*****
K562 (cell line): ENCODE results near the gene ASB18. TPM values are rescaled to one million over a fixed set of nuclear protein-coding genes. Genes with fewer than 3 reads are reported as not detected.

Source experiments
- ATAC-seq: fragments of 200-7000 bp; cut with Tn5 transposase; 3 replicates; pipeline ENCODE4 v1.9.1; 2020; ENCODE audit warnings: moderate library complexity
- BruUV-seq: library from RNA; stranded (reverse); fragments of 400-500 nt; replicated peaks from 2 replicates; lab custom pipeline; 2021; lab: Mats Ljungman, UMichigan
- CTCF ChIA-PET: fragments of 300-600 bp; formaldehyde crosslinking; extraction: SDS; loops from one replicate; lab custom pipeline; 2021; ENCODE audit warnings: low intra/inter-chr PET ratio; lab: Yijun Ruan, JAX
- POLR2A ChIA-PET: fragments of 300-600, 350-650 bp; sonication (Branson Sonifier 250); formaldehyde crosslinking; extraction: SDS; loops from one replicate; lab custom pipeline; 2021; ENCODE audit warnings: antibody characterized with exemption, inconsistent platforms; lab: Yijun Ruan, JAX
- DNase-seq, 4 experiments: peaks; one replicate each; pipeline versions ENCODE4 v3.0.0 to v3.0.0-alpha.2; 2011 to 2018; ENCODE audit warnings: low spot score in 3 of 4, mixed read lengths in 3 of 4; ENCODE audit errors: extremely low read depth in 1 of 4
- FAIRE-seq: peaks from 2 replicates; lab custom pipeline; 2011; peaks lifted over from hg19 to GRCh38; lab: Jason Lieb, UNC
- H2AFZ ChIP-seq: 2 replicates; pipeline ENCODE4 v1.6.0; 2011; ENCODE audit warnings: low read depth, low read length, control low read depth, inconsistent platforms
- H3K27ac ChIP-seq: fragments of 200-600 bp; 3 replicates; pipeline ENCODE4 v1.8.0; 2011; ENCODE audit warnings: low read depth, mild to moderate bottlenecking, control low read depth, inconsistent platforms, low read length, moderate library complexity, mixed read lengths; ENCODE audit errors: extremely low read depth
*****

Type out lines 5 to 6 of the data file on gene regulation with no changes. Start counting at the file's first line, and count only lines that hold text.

- CTCF ChIA-PET: fragments of 300-600 bp; formaldehyde crosslinking; extraction: SDS; loops from one replicate; lab custom pipeline; 2021; ENCODE audit warnings: low intra/inter-chr PET ratio; lab: Yijun Ruan, JAX
- POLR2A ChIA-PET: fragments of 300-600, 350-650 bp; sonication (Branson Sonifier 250); formaldehyde crosslinking; extraction: SDS; loops from one replicate; lab custom pipeline; 2021; ENCODE audit warnings: antibody characterized with exemption, inconsistent platforms; lab: Yijun Ruan, JAX